You should have seen her painting, the one we were supposed to recreate, more or less.
As we started painting, (and it was just the background) there were a lot of depreciating comments, and I recognized the mutterings around me echoed what I was feeling too.
No way I could make something like that. Even the background wasn't turning out like she had it, and we hadn't gotten to the "real" painting.
But I was feeling a bit dark myself, and rebellious, and maybe not in the best place for feeling down on myself, or letting my friends put themselves down either. So I said, "yeah, well, that's why she gets paid for this, and we don't. But I bet she doesn't know how to hear a heart murmur, or tell if a kid needs more oxygen, or what to do when they do."
And you know what? That's okay. It's good that she can do what she does, and it's okay that we don't. But our kids rely on us to do what we've been taught, and this was supposed to be a night of relaxation, or maybe discovery.
Her painting was a lot lighter than mine, but I wasn't feeling "light" at the time. I made the sky dark,almost foreboding. I was feeling it. But then my words came back to me. It wasn't all that way, and it wouldn't stay that way either, so I added in some lighter tones, just up in the corner, a bit of hope peeking through. And you know, as I painted it, I was already thinking, "If I did this again, I would do it this way instead of that." "I would make this line different, put that in a little bit of a different place." And maybe we do the same thing in our own lives. "I would say that different, I would go there instead, or maybe not go anywhere." And that's okay, too.
There wasn't a single painting that looked exactly like hers, or like any other one. But I can also say, I loved all of them. They were all somewhat similar, a tree on a foreground with hearts, tones of reds, blacks and whites. Kinda like all of us. All of us in the room were bound together by hearts, hearts that weren't "perfect." For some, it was our own heart, for many others, our kids. We're on a journey we couldn't have known about before, but we embrace it, the fears, the joys, the triumphs and the sorrows all the same.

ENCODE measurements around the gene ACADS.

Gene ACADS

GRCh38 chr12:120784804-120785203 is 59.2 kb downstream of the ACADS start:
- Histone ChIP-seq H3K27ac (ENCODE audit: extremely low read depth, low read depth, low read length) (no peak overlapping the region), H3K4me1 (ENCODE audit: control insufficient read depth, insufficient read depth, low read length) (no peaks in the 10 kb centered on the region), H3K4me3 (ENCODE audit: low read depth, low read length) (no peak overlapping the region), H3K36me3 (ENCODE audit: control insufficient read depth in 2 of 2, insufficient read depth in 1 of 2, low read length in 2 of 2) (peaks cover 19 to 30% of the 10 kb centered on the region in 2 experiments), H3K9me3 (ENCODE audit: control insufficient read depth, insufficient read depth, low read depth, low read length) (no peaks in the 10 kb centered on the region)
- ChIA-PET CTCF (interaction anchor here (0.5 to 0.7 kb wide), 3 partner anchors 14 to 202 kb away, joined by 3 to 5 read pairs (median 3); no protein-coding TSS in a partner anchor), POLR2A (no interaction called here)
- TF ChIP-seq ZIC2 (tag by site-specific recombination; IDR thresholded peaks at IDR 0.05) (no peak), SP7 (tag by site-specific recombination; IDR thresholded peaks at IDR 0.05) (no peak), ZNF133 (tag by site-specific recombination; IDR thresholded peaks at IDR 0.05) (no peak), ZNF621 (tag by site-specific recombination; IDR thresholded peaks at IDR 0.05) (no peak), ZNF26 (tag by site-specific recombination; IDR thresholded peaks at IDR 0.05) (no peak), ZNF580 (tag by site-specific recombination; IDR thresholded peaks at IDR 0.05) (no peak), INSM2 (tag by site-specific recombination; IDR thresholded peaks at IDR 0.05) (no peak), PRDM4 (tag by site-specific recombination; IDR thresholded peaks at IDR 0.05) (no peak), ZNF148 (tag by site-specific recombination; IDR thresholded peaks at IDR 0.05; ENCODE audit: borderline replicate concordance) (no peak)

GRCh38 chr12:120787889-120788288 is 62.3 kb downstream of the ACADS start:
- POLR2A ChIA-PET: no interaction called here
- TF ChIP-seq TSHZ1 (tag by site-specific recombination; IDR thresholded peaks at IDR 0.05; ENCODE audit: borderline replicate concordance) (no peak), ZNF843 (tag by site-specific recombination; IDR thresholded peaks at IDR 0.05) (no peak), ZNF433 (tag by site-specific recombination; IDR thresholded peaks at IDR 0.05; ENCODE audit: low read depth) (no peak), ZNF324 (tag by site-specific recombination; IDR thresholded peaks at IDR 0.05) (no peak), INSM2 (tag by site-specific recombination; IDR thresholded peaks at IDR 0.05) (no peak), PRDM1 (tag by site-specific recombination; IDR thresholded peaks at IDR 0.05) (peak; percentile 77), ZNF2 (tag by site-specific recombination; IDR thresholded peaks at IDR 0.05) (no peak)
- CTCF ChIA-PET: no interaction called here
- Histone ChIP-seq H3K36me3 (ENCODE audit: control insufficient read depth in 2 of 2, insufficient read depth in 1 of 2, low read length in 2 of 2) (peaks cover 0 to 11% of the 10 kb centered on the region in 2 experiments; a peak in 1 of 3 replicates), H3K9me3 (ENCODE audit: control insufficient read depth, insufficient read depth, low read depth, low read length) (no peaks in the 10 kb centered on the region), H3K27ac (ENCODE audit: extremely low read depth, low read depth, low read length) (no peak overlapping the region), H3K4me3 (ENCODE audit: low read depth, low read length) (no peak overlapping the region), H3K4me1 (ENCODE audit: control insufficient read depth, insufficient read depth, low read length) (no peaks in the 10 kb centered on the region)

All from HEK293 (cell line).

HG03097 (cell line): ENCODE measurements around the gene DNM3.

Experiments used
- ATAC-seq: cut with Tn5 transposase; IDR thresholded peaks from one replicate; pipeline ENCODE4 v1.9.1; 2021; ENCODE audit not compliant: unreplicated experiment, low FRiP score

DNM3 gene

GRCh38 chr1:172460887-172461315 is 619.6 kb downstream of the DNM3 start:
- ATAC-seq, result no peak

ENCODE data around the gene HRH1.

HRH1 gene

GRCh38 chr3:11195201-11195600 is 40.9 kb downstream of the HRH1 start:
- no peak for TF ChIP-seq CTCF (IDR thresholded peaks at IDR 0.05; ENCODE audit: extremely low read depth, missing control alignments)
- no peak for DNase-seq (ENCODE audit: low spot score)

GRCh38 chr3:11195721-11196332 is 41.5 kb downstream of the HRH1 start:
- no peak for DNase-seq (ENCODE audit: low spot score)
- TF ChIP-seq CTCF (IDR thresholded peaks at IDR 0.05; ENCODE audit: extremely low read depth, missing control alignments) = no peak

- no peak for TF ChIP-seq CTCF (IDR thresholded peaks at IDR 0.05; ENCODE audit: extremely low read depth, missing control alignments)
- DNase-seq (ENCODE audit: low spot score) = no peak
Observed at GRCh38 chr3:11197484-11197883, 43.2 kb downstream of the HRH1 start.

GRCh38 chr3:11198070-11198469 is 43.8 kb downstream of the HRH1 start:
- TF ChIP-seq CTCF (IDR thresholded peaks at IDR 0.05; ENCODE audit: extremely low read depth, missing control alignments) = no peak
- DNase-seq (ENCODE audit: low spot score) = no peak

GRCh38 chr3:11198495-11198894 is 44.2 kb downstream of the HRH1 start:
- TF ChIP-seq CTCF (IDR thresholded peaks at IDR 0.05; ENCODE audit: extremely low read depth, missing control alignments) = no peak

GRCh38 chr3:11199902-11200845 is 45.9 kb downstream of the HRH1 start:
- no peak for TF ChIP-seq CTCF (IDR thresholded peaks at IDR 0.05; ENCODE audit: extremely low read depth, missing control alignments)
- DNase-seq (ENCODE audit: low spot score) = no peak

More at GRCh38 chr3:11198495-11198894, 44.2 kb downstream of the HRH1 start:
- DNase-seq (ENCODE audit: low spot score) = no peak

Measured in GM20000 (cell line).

In the end, although I saw things I might change, I was pleased with my efforts. And on the way home, I turned up my song loud, and sang it at the top of my lungs.
It's a work in progress, and so are we.
And Aaron, he's progressing, too. The only thing we can come up with is that the cold he caught just over a week ago exacerbated both his asthma and his pulmonary hypertension to the point we couldn't help him enough at home. We think we've turned the corner and are watching today. It's been concerning for both me and the staff here that he has stayed quite high on his oxygen around the clock, whether awake or asleep, and he's slept a lot. He's consistently needed 11-12, and sometimes a little more, liters of oxygen. But early this morning we were able to wean him down to four liters, something very doable at home. He bumped a little higher when he woke up, but he's still looking pretty good. So we're hopeful that the end of this stay might be in sight.